While stones are generally associated with dysuria or hematuria, they might get larger if not treated. Big rocks act like valves or obstructions in the urinary system. This might ultimately cause a ruptured bladder, being quite fatal for your dog.
If the problem becomes big enough, it can even lead to death. Make sure to keep a note of the food that causes bladder stones to prevent this problem from happening in the first place.
What food causes bladder stones in dogs?
Foods high in oxalates such as sweet potato, organ meat, brown rice, and spinach should be avoided to prevent oxalate stones. Understanding bladder stones in dogs diet helps eliminate food that may lead to the formation of dark or white stones. You can reduce the intake of food that is high in purine or struvites and oxalates.
Water Intake and bladder stones
One of the most frequent strategies utilized by vets is to keep the animal well hydrated to prevent bladder stones. Diluting urine by increasing the water intake is one of the best ways to fight bladder stones.
Suppose your dog is not particularly keen about drinking water. In that case, you can provide them with a high moisture diet or by making the process of drinking water a little more exciting by adding water fountains or adding flavor to water.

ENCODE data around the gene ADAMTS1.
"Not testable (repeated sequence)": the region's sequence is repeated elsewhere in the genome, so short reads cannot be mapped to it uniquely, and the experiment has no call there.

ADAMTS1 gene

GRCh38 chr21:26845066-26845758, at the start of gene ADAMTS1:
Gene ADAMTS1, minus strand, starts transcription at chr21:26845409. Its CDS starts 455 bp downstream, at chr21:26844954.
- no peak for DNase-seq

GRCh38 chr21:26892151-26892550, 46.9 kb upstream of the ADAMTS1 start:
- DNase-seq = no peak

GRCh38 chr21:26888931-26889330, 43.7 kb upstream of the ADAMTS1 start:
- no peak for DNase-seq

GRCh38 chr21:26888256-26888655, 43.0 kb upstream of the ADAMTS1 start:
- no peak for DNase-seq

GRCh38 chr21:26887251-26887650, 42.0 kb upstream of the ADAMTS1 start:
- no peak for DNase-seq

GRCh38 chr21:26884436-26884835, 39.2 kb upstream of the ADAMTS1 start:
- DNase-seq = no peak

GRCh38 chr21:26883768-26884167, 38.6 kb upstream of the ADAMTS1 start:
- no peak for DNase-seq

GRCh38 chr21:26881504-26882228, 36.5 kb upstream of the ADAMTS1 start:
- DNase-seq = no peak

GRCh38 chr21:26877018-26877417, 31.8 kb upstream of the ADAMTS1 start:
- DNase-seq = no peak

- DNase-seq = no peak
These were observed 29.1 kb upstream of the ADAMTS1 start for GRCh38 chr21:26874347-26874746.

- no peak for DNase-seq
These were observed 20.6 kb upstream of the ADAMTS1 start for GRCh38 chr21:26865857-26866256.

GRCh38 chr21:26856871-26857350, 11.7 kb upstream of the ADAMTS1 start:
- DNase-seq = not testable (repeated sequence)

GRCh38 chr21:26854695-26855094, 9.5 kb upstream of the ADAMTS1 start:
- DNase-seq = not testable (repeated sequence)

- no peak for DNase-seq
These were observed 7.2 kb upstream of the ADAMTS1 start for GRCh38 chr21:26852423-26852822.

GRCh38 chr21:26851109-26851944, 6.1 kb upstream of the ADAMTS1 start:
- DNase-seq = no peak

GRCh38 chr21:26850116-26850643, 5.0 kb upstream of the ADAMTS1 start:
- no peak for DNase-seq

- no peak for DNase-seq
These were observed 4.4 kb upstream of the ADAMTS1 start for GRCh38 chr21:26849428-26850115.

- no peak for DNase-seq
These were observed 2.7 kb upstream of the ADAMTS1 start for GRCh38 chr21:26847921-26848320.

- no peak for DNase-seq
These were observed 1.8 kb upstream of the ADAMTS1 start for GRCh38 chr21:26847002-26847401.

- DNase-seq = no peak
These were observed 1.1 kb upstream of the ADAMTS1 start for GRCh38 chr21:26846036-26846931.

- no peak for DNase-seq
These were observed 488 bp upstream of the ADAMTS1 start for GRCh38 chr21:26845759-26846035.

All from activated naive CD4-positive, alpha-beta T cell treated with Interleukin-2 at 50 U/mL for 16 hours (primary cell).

Be Careful with Added Ingredients
Know what food causes bladder stones and be very mindful about your dog’s diet. Stick closely to what your vet suggests when it comes to keeping your dog’s diet free from bladder stone causing substances.
As a general rule of thumb, try to avoid food such as pig ears, rawhide, bully sticks, and other collagen-rich foods. Not only are they particularly dehydrating, but they also contain compounds that can be easily converted to calcium oxalate stones.
If your dog already had previous stones keep them away from foods high in calcium like dairy products or oxalates like spinach. In the case of cystine or urate stones, seafood and protein-rich treats should be avoided.
Dietary treatment of bladder stones
Close monitoring is of utmost importance for the dog’s bladder stones diet. In most cases, the most common strategy is to increase the dogs’ water intake to dilute the urine and prevent the consumption of high in stone-forming compounds. Restricting the intake of calcium, oxalate, phosphorus, and protein-rich foods is one of the best dog bladder stones home remedies.
Best foods for Dogs with Bladder Stones
For cysteine and urate stones, a diet for dogs usually consists of low-protein food. Dog food for bladder stones includes food with moderate levels of protein, calcium, and phosphorus.
Plus, it has a good amount of fiber, in case of calcium oxalate stones. Water-rich foods are usually prescribed. It is more about avoiding certain foods and preparing the right homemade dog food bladder stones.
Once you understand what food causes bladder stones, you start mindfully altering the diet for best results. Be empathetic with the pet’s needs and consult your vet as required.